Ryan Says: Bryant Sits, Maddon Speaks, and a Little Wrigley Field History

Well, look at that. The Cubs are now three games over .500, they’ve had two pitchers complete seven innings, and Yu Darvish was stellar against the Milwaukee Brewers. It’s extremely inconsiderate of the Cubs to make it hard for fans to find things to complain about. I was at Wrigley Field working on a Brewers-related story Thursday and Friday, so here are some of my notes.

• It has been a bit weird, to say the least, that Kris Bryant continues to sit out despite having been cleared to play. Bryant hasn’t been speaking to the media about it, which is a Major League Baseball rule for players undergoing concussion protocol. But as one reporter pointed out, Bryant was cleared by doctors and is no longer undergoing concussion protocol.

The way Joe Maddon describes what’s going on with Bryant is that he hadn’t been feeling himself and just wanted to wait a bit longer to get back into a game. It sounds as though Bryant should be back in the lineup on Saturday, and now featuring a different style of helmet.

The best news is that the Cubs have managed to win four of their last five games without Bryant.

• Maddon talked extensively about several general topics before Friday’s game, including Statcast stuff and the logic behind certain shifting scenarios. Some of it was really interesting, but at times I felt my eyelids start to get heavy. Probably had to do with the fact that I slept less than five hours the night before. And no, I wasn’t hungover, I was just exhausted from drinking and staying out too late.

At any rate, Maddon has been skeptical of some of the launch angle stuff in the past. New hitting coach Chili Davis stays away from it in what he preaches, and in one prominent example it has worked. Recall what Javier Baez told The Athletic a few weeks back (if you’re so inclined, you can subscribe here).

“I’ve been working and focusing on just me and the pitcher out there,” Baez said. “Forget about the whole field…launch angle, the miles [per hour] off the bat. I was hitting with all this stuff and I cleared my mind. It’s all about: ‘Compete.’ That’s how I’ve been taking it. And, obviously, you guys have seen it’s been great for me.”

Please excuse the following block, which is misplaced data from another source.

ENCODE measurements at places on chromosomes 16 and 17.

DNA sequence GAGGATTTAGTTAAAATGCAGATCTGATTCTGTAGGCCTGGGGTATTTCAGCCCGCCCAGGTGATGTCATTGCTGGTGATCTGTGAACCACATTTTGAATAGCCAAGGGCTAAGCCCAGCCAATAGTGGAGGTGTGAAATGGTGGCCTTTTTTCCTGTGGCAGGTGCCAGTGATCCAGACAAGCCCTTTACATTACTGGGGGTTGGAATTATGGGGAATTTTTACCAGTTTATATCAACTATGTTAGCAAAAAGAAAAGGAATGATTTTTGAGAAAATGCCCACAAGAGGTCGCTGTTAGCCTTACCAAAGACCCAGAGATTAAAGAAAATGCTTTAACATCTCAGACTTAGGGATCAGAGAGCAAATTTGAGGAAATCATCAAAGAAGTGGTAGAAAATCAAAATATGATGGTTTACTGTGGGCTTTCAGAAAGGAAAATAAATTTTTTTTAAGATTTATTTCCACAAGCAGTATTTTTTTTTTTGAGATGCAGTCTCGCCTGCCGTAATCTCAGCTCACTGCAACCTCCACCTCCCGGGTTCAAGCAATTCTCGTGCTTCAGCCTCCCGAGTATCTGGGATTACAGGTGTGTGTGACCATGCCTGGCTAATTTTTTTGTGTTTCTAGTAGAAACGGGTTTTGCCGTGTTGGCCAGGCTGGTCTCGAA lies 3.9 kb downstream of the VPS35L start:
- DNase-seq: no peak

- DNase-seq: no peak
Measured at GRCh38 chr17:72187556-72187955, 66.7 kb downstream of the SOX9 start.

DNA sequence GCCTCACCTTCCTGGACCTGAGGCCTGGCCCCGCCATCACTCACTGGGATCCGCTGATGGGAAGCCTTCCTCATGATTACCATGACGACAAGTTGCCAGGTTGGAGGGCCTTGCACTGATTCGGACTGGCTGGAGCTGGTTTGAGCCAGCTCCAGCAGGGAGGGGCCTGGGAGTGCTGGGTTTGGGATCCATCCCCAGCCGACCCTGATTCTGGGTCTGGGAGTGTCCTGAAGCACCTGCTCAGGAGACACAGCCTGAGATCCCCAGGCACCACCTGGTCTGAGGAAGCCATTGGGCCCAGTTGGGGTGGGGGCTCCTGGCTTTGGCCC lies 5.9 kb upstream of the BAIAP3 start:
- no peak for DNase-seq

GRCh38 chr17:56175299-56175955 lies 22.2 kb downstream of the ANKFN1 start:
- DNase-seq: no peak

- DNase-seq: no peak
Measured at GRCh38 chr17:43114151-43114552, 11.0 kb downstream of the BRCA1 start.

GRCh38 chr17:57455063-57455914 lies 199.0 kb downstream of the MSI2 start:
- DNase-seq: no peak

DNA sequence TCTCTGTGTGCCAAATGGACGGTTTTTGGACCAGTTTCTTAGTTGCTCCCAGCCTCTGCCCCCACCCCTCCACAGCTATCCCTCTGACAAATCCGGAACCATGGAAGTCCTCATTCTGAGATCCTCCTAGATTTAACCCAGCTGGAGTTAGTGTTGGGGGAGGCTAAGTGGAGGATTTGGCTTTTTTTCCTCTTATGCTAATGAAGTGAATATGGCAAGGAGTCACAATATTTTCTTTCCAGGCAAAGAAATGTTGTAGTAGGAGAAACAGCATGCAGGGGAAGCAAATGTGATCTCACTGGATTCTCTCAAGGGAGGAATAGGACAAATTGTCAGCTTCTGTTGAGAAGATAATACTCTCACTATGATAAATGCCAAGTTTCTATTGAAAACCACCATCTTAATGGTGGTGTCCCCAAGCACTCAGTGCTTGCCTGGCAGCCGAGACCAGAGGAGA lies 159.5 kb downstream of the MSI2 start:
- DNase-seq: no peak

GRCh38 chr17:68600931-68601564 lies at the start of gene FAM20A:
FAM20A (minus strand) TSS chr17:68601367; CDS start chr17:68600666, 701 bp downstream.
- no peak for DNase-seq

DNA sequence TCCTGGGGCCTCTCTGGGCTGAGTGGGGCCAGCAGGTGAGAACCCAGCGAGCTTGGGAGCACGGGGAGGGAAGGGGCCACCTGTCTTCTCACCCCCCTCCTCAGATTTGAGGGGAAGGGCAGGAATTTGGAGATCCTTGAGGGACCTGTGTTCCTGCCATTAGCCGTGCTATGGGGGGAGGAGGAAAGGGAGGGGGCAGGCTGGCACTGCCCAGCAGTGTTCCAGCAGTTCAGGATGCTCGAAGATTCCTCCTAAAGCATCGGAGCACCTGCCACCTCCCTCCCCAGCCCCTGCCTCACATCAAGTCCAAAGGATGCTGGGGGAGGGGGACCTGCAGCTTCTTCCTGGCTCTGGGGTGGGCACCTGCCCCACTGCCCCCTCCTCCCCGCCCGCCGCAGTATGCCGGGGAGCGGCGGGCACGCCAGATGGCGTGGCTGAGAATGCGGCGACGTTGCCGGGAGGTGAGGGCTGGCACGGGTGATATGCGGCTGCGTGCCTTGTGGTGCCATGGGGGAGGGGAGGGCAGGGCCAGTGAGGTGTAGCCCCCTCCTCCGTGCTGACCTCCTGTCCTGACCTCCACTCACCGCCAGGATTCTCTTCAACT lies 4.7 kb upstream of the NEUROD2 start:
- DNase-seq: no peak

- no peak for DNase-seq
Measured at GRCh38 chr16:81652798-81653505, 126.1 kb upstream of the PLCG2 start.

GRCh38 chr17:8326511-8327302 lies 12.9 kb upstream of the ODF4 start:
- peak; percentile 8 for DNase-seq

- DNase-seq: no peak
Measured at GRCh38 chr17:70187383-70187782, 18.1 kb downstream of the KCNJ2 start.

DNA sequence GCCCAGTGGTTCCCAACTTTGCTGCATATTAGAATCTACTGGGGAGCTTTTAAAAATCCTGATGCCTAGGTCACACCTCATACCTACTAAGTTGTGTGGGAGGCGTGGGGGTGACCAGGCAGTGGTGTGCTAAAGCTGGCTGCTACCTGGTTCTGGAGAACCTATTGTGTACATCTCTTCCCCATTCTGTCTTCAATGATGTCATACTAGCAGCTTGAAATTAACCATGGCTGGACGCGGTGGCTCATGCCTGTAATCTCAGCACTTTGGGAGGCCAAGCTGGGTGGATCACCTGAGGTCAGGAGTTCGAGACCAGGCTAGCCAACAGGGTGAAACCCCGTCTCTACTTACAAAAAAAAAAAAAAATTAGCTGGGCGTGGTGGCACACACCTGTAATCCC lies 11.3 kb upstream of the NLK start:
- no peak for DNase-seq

All of that being said, Maddon loves exit velocity and can’t imagine why anyone wouldn’t.

• Because of the circumstances surrounding the story I was there to gather, I ended up spending about an hour in the hallway outside the visitor’s clubhouse on Thursday. Such is life. But on the positive end, I got to spend some time getting to know the security guard in charge of checking badges and he had some pretty cool stories. Among them, the fact that he has worked at Wrigley Field for over 15 years and used to conduct tours, so he has an encyclopedic knowledge of the ballpark.

One thing that stood out to me was that he said guys like Joey Votto or Ryan Braun would often stop and hang out outside the clubhouse helping him do his crossword puzzle. He talked about how the visitor’s clubhouse is the only room at Wrigley Field still serving its original purpose, and that Babe Ruth, Lou Gehrig, Jackie Robinson, Vince Lombardi, and Michael Jordan had all used it to dress before and after games.

For those who have never been inside, consider yourself lucky. It’s notoriously cramped. And it was even smaller back when the Bears were playing at Wrigley. How 45-50 massive football players and coaches ever fit inside that space is beyond the limits of my imagination.

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